Making Management Bonuses Work
Written by Andrew Johnson - Thu 16th Jan 2020
Just before Christmas a friend of mine was complaining about the fact that his company had just announced that they would not be paying the company bonus to employees this year. The CEO had penned an email explaining how the cost of opening an office in China and the poor performance of the European Division had meant the Company had not achieved its profit target. The CEO went on to thank everybody for their hard work and wished them a Merry Christmas. “A Merry Christmas, my friend said, hah hah, I was relying on that bonus to pay for Christmas. My Division achieved its sales and profit targets, so why should we be punished for something out of my control.”
What aggrieved him the most was that this was the first he had heard the Company was not going to achieve meet it profit target. The Company had not tracked or reported its performance against bonus target all year. He was so disillusioned he told me he was considering looking for a new job in the New Year. Somewhere he might feel valued and fairly rewarded.
Company bonuses schemes when designed well can be motivational, align everyone in the organisation to the Company Targets and drive individual and team performance, releasing the discretionary effort in everyone to stretch their performance. When they are designed badly, they can be damaging to morale, drive away high potential individuals and damage motivation and engagement.
Most importantly, if you don’t regularly communicate where individuals and teams are against their bonus targets it is a pointless, valueless waste of money. As my friend said, “At least if I had known I wasn’t going to get my bonus this year, I could have prepared for it.”
Designing a good bonus scheme that delivers the right outcomes is as much an art as it is a science.
Here are some important factors to consider when putting a bonus scheme together:
1. Have a bonus scheme policy which provides clear details of the rules and procedures relating to the scheme.
2. Align the bonus structure to any existing pay bands or pay grades so there is consistency and fairness to the scheme.
3. Ensure the scheme bonus targets are aligned to the overall annual business goals. It is useful to ensure the sum of the individual targets exceed the overall company target by a small margin.
4. Cascade targets down from the top so all goals and objectives are owned by a functional leader or manager and there is clear responsibility and accountability for all sales or profit contribution. This also ensures there is a clear line of sight between the overall company annual objectives and the part everyone has to play to contribute to the overall success of the organisation.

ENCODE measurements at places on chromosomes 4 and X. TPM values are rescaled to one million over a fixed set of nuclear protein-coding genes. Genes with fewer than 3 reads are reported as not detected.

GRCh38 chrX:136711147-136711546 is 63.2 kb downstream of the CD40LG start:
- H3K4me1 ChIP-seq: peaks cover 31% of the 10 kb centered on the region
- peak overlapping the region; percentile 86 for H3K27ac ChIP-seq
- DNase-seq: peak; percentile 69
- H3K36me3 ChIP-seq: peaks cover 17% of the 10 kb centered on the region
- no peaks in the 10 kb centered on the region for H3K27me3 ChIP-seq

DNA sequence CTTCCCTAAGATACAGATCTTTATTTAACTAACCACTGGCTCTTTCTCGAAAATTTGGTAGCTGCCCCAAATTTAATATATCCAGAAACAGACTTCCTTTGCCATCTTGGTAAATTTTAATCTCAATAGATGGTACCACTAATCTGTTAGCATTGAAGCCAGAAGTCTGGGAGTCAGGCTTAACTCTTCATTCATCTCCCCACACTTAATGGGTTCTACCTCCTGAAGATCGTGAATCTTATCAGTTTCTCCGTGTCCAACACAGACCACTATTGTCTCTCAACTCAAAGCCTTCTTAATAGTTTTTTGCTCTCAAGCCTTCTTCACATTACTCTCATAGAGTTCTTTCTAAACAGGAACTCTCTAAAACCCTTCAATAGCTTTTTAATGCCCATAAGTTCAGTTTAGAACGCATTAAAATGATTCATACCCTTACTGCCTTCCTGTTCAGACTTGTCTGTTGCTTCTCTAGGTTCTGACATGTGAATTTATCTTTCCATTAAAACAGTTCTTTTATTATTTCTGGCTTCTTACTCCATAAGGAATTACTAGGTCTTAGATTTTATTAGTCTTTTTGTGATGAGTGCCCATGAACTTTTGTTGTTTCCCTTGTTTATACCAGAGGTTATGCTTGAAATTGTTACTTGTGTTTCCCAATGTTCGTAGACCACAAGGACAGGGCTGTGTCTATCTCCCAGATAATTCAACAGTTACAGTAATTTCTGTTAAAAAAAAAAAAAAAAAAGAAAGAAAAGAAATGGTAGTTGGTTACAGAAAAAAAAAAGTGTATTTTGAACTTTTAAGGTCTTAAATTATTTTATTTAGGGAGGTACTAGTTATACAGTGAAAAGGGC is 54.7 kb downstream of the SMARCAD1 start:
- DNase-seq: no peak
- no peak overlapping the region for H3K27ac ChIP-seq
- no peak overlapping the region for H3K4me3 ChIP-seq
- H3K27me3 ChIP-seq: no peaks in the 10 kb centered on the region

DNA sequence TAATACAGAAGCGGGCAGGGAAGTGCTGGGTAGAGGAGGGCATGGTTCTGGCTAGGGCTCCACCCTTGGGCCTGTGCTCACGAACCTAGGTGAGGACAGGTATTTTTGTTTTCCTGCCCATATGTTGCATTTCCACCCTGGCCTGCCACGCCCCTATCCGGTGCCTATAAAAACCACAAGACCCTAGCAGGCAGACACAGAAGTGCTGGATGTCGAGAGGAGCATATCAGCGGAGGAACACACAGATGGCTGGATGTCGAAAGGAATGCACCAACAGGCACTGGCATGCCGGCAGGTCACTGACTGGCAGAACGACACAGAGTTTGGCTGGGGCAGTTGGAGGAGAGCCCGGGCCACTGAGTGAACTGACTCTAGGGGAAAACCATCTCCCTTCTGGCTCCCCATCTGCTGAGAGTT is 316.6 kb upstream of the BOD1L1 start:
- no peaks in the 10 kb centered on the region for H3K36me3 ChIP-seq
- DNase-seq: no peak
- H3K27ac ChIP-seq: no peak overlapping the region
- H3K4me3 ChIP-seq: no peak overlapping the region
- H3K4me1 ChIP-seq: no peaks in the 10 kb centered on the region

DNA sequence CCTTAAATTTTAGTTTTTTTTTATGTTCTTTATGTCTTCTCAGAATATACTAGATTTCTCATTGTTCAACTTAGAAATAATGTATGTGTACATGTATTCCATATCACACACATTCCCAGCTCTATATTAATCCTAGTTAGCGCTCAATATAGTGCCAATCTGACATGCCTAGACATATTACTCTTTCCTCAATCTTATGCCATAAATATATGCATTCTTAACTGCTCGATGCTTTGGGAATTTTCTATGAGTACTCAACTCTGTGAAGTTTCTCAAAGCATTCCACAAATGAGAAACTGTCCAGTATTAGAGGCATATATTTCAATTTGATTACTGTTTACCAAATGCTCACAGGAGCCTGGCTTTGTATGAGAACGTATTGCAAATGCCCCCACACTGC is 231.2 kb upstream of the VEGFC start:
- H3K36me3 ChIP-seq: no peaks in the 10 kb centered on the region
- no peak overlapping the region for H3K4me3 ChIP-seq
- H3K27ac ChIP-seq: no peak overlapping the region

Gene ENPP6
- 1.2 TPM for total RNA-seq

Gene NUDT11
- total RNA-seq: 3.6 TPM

5. Design the scheme so that a proportion of everyone’s bonus rewards specific goals and targets they are individually responsible for, that are in their sphere of control. This way they can take ownership, influence and actively deliver a reasonable proportion of their bonus. There is a direct correlation between the effort they put in with the reward they get. Build this proportion of the bonus scheme into the organisation’s annual budget as a cost
6. Have a proportion of the bonus that goes beyond budget. This will encourage all individuals and teams to stretch themselves, to be resourceful and creative. This element of the budget will be self-funding since it comes from profit beyond budget and allows you to share some of this hard earned additional profit with everyone.
Communicate, Communicate, Communicate…
1. Give one individual the responsibility for owning and communicating the Company performance against bonus targets. This is often a shared role between Finance, HR and Internal Communications.
2. Ensure the upcoming years budgeted targets are published at least 3 months before the beginning of the new financial year so Senior Managers can develop and sign off clear, joined up targets for the coming year. There is nothing worse than being given your bonusable objectives two or 3 months into the year, you are already behind in trying to achieve them.
3. Train every Line Manager to write clear, measurable, robust performance targets. Audit the quality of all Bonusable objectives and have them signed off by a senior manager.
4. Provide a paper or electronic system for Line Managers to monitor and measure performance by individual and team against bonusable objectives.
5. Report on Company, Divisional, Team and Individual performance versus bonus every month. Cascade this down the Organisation through Company Briefings, Team Meetings and 1 to 1s. Give all Managers the presentation or individual report in order to brief performance.
6. Ensure all Leaders devote an element of their monthly team meetings to review performance against bonus targets. Encourage them to work with their teams to achieve targets, overcome obstacles and share best practice.
7. Provide specific quarterly updates indicating where the company is achieving its bonusable objectives and where it is not. That way, people can refocus and adjust their efforts to address any shortfall. I even have one client who will let teams share resources to support one another to reach the overall company target.
8. Make it competitive – Some Companies publish league tables, make it a competition, it all depends on the culture of the Company.
9. Finally, celebrate when bonusable objectives have been achieved, acknowledge and recognise high performers. Pay the bonus as close to the year end as possible so people associate the reward with the effort.
Managing a successful, well designed bonus scheme is not easy, but when done well it will bring a magnitude of benefits beyond the investment.